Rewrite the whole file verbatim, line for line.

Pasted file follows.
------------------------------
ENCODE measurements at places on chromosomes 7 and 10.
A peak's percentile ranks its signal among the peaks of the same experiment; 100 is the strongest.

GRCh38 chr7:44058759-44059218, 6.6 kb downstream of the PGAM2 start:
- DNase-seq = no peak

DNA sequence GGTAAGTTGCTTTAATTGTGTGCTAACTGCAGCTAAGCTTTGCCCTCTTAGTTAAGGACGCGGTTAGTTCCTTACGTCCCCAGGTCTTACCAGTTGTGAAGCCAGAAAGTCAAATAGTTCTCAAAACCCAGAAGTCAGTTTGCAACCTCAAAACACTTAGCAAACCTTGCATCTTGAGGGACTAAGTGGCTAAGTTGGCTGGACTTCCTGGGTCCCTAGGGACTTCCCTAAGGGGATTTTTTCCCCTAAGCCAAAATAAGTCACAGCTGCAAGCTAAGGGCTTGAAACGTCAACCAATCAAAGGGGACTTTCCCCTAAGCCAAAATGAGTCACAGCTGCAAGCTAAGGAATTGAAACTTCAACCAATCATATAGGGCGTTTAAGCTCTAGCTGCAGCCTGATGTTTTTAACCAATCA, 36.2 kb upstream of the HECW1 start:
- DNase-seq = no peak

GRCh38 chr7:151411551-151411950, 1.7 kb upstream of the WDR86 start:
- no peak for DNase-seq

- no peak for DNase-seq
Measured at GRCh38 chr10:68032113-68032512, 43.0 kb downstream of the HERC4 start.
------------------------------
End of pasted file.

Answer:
ENCODE measurements at places on chromosomes 7 and 10.
A peak's percentile ranks its signal among the peaks of the same experiment; 100 is the strongest.

GRCh38 chr7:44058759-44059218, 6.6 kb downstream of the PGAM2 start:
- DNase-seq = no peak

DNA sequence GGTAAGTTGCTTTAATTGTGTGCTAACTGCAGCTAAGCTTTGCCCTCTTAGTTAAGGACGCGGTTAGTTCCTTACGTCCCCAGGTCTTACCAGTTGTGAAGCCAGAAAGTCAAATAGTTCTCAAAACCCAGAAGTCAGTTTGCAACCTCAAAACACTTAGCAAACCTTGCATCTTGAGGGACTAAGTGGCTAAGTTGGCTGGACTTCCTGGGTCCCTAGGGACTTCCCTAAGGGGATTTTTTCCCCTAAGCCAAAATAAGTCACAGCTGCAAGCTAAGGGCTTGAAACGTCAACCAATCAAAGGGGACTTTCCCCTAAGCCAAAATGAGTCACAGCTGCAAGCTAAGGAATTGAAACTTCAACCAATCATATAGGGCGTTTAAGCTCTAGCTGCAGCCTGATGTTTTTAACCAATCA, 36.2 kb upstream of the HECW1 start:
- DNase-seq = no peak

GRCh38 chr7:151411551-151411950, 1.7 kb upstream of the WDR86 start:
- no peak for DNase-seq

- no peak for DNase-seq
Measured at GRCh38 chr10:68032113-68032512, 43.0 kb downstream of the HERC4 start.